I turned forty two weeks ago. My birthday itself was a pleasant occasion and I celebrated it with my husband and four-year-old and cake. Wishes poured in from family overseas, and I remember feeling loved and content in the moment.

But in the weeks leading up to my birthday, I was a mess. Perhaps, it is merely a notion implanted into my head by pop culture, but there was something about turning 40 that made me confront the relentless, brutal passage of time.

I didn't dream of writing books when I was in the womb nor did I pen my first story before I had turned five or ten years old or whatever the latest yardstick for precociousness is nor did I know even before I had taken my first step that I wanted to be an author. Heck! Even now I am not always certain if I should be on this path in the first place.

But for the past fifteen years or so, I have occasionally dreamed of writing a novel, the way most people dream of travelling the world for a year or of starting an entrepreneurial venture or of moving to Amsterdam. It was more wishful thinking, doomed to never be fulfilled, than a passionate dream to be pursued and realised at all costs. A longing, fated to remain tragically unfulfilled. Like unrequited love. Yet another could-have-been. The heavy melancholy of non-achievement seemingly more poignant and meaningful than the buoyant cheer of manifestation.

What a load of balderdash!

This line of thinking kept me from attempting much at all. It saw me start several projects only to abandon them within a few weeks or months after the initial enthusiasm had run out.

I even embarked upon what Steven Pressfield calls a 'shadow career' (one that is really close to your calling but isn't quite it) as I moved into content writing and journalism and stayed the course for 7 years.

Despite all my meanderings, I somehow managed to write and self-publish my debut novella, In Search of Leo, in the speculative fiction genre in January 2018. It is a story of the gamut of emotions that love and grief can stir. I began to write that story shortly after my little one arrived and published it when he was a year and a half old, a feat I still cannot believe I managed to pull off. As if to compensate for that achievement, I put up the story on Amazon only as an ebook (Kindle edition), posted about its release once on my Facebook page, and promptly abandoned it, not mentioning it anywhere else online or in real life, afraid to pester family and friends to purchase a copy or leave a review. My editor left an incredibly touching review of the book on her website, but I told myself she was just being nice. Imposter syndrome, you know?

And because I must be a closet masochist, I have been working on a novel for the past two years now. It is not a pipe dream because as of the date of publishing this post, I have written about 96,780 words, the most ever I have written in a single piece of work. I have also written 4 short stories, and embarked on a daily poetry experiment, twice, which yielded some gems but obviously didn't take place daily on both occasions.

I wish I had written more. More in terms of volume as well as consistency.

The truth is I have completely underestimated the time and effort - physical, mental, and emotional - it requires to produce a good body of work while juggling my freelance editing gig (which brings in some revenues every month) with being a stay-at-home mom.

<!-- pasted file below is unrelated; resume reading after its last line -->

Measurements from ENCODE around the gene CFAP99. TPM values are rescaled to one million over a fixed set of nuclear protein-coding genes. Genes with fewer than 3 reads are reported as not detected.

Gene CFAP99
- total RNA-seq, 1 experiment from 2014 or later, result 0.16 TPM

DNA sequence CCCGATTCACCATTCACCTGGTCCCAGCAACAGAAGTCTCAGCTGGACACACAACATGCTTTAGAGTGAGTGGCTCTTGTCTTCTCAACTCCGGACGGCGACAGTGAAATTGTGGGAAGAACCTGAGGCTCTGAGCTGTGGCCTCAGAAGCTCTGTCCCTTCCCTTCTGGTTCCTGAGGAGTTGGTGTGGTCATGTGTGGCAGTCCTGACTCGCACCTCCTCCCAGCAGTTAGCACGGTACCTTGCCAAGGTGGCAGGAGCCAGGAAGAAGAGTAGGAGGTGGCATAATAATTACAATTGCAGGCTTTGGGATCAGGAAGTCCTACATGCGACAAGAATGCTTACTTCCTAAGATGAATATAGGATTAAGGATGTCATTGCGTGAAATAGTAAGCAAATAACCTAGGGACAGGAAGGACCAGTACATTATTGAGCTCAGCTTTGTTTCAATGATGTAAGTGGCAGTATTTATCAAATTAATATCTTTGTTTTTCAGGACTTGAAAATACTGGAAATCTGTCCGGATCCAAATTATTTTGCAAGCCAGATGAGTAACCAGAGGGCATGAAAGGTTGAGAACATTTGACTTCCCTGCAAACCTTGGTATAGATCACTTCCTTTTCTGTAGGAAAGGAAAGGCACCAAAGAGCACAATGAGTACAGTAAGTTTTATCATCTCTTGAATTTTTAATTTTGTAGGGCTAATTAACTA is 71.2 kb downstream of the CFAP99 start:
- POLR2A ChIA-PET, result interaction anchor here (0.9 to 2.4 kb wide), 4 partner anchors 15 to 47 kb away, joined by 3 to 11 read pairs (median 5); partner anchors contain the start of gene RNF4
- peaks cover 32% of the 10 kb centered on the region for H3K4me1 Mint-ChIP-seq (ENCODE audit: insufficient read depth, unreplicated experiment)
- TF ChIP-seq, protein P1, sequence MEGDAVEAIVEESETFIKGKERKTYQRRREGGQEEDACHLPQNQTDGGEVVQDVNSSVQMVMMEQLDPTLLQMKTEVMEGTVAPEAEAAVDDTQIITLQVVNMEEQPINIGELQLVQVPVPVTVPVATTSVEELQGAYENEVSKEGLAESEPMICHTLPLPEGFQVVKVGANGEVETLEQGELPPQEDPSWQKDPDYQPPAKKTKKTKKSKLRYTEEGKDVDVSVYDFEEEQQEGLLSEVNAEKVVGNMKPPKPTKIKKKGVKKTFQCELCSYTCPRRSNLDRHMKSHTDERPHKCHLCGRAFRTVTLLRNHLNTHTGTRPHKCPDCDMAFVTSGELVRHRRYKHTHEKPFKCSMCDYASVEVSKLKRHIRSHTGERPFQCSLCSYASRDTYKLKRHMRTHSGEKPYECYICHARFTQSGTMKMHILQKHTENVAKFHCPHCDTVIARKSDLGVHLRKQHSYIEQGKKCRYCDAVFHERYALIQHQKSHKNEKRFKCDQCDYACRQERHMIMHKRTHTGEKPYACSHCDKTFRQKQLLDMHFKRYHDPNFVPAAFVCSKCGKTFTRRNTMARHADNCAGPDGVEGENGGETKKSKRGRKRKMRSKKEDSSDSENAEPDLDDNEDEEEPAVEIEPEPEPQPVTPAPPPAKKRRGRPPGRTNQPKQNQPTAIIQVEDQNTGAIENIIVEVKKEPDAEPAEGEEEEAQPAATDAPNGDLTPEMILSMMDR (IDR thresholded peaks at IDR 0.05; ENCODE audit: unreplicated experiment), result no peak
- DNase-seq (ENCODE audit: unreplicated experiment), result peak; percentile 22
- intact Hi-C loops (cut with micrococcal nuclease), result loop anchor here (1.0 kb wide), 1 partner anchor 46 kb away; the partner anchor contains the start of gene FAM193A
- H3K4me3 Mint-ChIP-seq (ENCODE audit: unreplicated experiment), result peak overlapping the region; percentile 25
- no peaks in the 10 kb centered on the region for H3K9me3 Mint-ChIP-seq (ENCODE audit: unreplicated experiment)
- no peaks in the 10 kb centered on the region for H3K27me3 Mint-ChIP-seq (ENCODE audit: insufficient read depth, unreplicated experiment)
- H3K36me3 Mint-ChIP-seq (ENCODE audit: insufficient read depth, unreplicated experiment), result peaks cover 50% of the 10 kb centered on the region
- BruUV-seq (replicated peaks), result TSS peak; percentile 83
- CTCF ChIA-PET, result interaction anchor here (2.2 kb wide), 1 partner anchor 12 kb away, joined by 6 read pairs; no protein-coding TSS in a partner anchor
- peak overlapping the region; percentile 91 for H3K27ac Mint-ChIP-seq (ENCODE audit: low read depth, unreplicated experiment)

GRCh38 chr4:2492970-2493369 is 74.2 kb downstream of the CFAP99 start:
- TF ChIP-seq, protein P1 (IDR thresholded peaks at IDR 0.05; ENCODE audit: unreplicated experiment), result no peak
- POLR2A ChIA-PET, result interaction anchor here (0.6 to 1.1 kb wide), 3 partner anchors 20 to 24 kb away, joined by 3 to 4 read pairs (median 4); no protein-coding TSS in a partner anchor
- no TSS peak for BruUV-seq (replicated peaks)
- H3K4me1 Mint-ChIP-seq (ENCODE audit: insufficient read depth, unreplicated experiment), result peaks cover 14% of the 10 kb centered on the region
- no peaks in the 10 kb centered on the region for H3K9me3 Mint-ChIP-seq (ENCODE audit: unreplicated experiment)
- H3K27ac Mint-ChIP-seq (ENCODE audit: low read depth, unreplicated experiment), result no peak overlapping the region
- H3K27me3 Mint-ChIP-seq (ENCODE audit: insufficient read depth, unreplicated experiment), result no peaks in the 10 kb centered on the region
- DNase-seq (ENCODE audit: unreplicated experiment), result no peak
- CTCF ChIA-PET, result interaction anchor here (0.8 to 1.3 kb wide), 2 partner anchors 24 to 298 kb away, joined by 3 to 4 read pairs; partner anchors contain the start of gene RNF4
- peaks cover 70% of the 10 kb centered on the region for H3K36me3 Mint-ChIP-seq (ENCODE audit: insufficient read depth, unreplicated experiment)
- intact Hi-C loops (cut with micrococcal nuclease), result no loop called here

I have come to the painful realisation that my writing is easily affected by all the other things going on in my life.

Writing becomes incredibly painful on days when I've spent a few hours editing an especially difficult piece. Or when my little one has had a particularly difficult day and I've spent intense mental and emotional effort in keeping my own fears and anxieties in check while providing him a safe space to express and experience his feelings. Or when I receive disturbing news from ageing parents overseas. My own body refuses to work the way it could years ago. A herniated disc, knee pain, constant headaches, even a single night of fitful sleep can easily throw me off balance. And before I know it, several days have passed without a word written, which sends down me a never-ending spiral of regret and frustration.

And when I haul myself back to writing again, it is like a salve. A magic balm that can cure all wounds, soothe all scars, and help me sleep well at night.

And yet, there is so much resistance to get to the desk, to open the WIP, and to start typing the words.

I have tried several different techniques these past few months ever since my little one, now four years old, ventured into the world of kindergarten this fall. I have failed more often than succeeded, and by 'success' I mean I've either learnt something about myself and what works for me or I've found and eliminated one more process/technique/habit that hinders me.

As I set out on this journey of being an author-entrepreneur, my first goal is to create a consistent writing habit, one that aligns with my own vision (which I have yet to define), my strengths, and the conditions of my life. In 2021, I want to finish writing my WIP novel and self-publish it wide along with a bunch of other works that I've written over the years, either online or on scraps of paper all tucked inside my table drawer. And on this blog, I intend to capture my journey in the hopes that some day it will inspire you to start yours, even if you feel you are fifteen years too late.

Attribution: Photo by Debby Hudson on Unsplash